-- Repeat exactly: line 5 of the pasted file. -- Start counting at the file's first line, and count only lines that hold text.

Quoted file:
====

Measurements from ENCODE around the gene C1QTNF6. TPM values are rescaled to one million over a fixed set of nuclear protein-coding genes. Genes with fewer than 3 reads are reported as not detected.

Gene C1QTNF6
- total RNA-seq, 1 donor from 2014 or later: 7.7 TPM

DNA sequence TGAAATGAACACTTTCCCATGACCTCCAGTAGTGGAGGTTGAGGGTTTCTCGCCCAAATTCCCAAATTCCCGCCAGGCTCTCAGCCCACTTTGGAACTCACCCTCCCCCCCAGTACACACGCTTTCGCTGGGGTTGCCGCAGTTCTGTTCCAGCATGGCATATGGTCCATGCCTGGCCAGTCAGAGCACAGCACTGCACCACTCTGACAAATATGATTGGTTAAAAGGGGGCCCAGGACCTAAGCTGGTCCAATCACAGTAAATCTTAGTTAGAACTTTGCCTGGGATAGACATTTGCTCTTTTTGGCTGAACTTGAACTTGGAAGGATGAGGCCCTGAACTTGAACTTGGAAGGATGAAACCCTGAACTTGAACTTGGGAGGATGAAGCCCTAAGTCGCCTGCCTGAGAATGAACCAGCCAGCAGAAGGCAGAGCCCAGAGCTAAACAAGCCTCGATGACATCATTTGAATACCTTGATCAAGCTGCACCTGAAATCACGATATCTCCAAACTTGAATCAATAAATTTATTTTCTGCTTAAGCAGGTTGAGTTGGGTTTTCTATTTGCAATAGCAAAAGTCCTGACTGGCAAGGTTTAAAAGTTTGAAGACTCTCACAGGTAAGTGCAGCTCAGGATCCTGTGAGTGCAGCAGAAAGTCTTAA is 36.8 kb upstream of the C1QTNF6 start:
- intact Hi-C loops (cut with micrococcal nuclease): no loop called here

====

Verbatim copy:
- intact Hi-C loops (cut with micrococcal nuclease): no loop called here